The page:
Russia's new presence in Latin America
President Medvedev visits Venezuela this week as a Russian nuclear warship leads joint maneuvers.
Caracas, Venezuela; and Moscow
Russian President Dmitry Medvedev's visit this week with Venezuela's leftist leader Hugo Chávez is the first ever for a Kremlin leader to this oil-rich nation. And the meeting – part of a Latin America tour that includes stops in Brazil and Cuba – is kindling concerns that a resurgent Russia is aiming to revive its cold-war era presence in America's backyard.
The meeting is expected to coincide with joint naval exercises off Venezuela's coast, led by the Russian nuclear-powered warship, Peter the Great, and comes as the two powers announce that Russia will help Venezuela build a nuclear reactor.
Both nations insist their focus is economic, but geopolitics are also at play.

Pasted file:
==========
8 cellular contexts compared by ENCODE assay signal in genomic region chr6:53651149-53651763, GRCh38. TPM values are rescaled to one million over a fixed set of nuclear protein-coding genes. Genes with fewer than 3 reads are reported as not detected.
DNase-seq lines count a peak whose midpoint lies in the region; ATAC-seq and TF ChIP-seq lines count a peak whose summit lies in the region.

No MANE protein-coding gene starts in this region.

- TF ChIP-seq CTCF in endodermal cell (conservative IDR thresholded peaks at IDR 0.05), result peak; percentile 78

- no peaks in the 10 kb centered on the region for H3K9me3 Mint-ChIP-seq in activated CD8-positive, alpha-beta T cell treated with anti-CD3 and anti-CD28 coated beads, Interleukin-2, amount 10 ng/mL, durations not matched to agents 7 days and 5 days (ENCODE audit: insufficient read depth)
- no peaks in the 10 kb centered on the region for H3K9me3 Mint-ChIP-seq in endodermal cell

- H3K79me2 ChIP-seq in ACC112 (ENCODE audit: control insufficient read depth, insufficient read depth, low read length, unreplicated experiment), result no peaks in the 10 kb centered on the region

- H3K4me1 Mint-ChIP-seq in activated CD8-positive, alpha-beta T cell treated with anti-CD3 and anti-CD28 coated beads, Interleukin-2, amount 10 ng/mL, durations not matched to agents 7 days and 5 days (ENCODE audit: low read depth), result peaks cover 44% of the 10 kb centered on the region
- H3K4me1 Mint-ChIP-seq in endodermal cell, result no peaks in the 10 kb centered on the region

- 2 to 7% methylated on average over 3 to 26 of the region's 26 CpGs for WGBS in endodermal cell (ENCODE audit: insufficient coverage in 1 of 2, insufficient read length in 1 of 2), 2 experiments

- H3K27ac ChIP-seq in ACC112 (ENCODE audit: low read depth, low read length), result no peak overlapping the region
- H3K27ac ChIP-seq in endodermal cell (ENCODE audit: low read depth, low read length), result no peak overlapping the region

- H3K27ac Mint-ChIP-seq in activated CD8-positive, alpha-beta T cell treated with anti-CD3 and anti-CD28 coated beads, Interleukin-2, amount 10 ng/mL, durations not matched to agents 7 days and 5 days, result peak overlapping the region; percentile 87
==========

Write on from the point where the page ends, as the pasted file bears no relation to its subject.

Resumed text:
Mr. Medvedev's tour is both a rebuke for US actions in Eastern Europe and a chance for leaders critical of the US, such as Mr. Chávez, to tilt global politics against Washington. The falling price of oil may force both to scale back their plans. But as Chávez offers a gateway for Russia into Latin America, particularly for arms deals, the ties pose a challenge to the US and to President-elect Barack Obama.
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